Ever since I heard rumours of a collaboration between Swerverdriver
/ Toshack Highway singer and guitarist Adam Franklin
and Sam Fogarino, drummer from Interpol, I was all agog
to hear the results. These are two of my favourite bands, especially
Swervedriver, whose roaring, shoegaze-meets-Stooges wall of
sound hasn't often been bettered (see Embo's live review on these
pages at http://www.hybridmagazine.com/music/0508/swervedriver.shtml
for a taste of how great they still are). I wasn't sure how the Swervies'
revved-up guitars would combine with Interpol's throbbing, chillier,
Joy Division urgency, but on the EP released earlier this year
and now a full LP, the two main men combine the best parts of their
other bands to produce something pretty compelling.
"Cold War Kids", the lead track on the EP, has a cool,
strolling beat with warm keyboards and chorused guitars, quite a good
mix between Swervies and Interpol. Adam sings in the dry, laid back
style of the quieter Ejector Seat Reservation tunes. The other
songs on the EP are also mostly downbeat, quiet affairs; the doleful
"Yesterday's Flowers", with echoing piano, a descending
melody and lines such as "The radio plays a song to no one, the
radio broken gathers dust", sets an autumnal tone even before
a sad flute comes in.
"The Way Love Used To Be" features washes of guitar and
keyboards and a nice, slowed down coda with acoustic guitar, while
"DontGoToDreamState" has an echoing, windswept, vaguely
Western feel. The EP caps off with the stately, instrumental remix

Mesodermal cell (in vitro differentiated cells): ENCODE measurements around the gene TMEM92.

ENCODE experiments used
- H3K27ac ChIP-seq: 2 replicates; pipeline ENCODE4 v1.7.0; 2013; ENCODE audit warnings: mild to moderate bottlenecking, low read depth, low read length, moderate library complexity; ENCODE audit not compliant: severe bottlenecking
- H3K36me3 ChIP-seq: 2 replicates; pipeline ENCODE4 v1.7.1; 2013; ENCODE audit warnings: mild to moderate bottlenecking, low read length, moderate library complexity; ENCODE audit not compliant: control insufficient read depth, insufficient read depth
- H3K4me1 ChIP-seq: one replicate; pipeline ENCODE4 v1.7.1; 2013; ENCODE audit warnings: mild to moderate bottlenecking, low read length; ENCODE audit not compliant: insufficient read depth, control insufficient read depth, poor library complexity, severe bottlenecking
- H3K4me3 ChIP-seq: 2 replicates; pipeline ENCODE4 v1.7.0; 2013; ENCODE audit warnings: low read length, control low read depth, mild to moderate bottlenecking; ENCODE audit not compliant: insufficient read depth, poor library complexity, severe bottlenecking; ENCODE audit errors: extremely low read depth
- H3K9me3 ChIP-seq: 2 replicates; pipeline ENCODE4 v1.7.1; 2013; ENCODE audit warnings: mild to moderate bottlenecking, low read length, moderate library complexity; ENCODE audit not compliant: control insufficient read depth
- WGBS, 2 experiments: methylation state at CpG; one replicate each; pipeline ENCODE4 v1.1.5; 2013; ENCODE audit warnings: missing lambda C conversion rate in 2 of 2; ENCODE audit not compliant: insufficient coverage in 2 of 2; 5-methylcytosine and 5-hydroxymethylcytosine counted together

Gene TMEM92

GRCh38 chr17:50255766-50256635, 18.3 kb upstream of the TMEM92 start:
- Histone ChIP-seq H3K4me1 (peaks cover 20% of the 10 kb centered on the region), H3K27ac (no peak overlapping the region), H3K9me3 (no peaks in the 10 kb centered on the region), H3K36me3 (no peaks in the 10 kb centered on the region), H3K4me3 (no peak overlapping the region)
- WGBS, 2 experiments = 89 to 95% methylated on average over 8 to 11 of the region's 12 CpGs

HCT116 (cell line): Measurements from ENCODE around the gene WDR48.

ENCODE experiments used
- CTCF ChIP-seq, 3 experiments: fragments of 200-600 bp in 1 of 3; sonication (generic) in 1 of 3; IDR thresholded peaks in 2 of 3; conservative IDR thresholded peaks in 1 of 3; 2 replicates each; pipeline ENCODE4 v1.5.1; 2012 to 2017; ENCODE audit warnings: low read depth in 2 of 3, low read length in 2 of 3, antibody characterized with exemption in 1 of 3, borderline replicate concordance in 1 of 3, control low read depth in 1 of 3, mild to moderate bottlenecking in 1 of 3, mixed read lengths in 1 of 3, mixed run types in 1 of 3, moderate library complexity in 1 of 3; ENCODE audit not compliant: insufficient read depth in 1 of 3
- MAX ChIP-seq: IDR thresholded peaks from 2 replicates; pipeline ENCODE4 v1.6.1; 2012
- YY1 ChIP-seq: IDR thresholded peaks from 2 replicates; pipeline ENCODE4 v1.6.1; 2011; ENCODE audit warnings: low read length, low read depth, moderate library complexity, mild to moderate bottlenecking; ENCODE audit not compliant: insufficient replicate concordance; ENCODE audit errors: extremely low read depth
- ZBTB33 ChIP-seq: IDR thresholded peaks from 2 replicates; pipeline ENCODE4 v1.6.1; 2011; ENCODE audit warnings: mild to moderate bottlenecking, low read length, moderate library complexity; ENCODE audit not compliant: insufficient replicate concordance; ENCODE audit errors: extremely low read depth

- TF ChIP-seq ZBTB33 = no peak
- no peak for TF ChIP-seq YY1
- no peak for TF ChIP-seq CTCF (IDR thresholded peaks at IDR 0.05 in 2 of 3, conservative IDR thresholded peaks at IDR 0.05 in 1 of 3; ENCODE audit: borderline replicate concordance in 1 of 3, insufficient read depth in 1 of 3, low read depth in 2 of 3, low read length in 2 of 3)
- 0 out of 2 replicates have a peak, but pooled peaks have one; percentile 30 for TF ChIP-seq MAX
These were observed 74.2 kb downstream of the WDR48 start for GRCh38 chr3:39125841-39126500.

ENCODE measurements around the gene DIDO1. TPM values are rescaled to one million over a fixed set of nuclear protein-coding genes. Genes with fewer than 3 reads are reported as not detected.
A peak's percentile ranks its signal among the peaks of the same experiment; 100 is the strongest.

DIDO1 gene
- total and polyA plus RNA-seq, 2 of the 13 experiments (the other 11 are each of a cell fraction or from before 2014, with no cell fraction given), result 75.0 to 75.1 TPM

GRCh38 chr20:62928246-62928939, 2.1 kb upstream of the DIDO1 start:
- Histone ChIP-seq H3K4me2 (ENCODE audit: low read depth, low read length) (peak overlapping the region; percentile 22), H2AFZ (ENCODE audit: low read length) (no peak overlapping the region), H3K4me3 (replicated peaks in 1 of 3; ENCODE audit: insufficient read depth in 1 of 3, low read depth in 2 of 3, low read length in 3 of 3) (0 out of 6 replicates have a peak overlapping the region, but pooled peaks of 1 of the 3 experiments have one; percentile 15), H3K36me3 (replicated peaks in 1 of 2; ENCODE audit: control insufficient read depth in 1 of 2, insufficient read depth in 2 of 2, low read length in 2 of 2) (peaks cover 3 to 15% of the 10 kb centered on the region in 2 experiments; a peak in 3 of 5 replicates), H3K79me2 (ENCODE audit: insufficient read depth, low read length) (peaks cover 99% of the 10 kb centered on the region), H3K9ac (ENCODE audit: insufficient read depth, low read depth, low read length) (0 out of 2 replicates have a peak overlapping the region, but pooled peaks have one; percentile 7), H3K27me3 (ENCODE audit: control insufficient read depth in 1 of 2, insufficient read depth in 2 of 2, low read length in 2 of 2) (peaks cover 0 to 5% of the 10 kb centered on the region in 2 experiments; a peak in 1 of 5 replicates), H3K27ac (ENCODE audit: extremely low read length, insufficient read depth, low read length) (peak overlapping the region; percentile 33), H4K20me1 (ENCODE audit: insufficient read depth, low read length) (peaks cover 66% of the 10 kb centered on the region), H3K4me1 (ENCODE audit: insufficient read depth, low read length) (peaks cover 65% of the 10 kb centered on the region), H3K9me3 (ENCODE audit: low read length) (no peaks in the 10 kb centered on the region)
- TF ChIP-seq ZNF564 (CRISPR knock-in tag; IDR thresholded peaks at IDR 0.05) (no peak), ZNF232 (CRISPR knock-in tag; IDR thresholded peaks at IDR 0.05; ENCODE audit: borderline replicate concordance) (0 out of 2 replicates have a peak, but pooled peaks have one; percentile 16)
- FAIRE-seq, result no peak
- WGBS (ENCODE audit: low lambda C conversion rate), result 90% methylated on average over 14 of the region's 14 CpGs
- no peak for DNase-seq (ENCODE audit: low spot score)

"Cold War Kids (Get Claudius)".
After all that I gotta admit I was in the mood for a bit more velocity
and noise, and I got it with the A.M. LP. With the band now
fully staffed, including Jimmy LaValle (Album Leaf)
on keyboards, Josh Stoddard on bass and Blasco on guitar,
Magnetic Morning expands and varies the sound while still hewing
to the reflective feel of the EP. Many of the songs would have fit
seamlessly onto the EP, but the standouts take a left turn or two.
"Motorway", which starts off as an uncanny Kraftwerk
clone then explodes into MBV-esque maelstrom as the guitarists
hit the effects pedals in the choruses and bows out with a pounding,
guitar-laden coda, is a track I just can't stop playing. "No
Direction" is also great, an unabashed, clanging guitar pop tune
that bursts out from the surrounding melancholy just like "Twisterella"
did on the late, great Ride masterpiece Going Blank Again.
The LP's currently available only on iTunes and other digital services,
with a CD/LP release date of 1/29/09. I'm still not too sure about
this strategy, which seemed to get really fashionable in 2008, but
I guess it would work for me if some extra, non-downloadable tracks
are added. Still, whether you want instant gratification or are
prepared to wait for something you can hold in your hand, Magnetic
Morning's music is well worth picking up.
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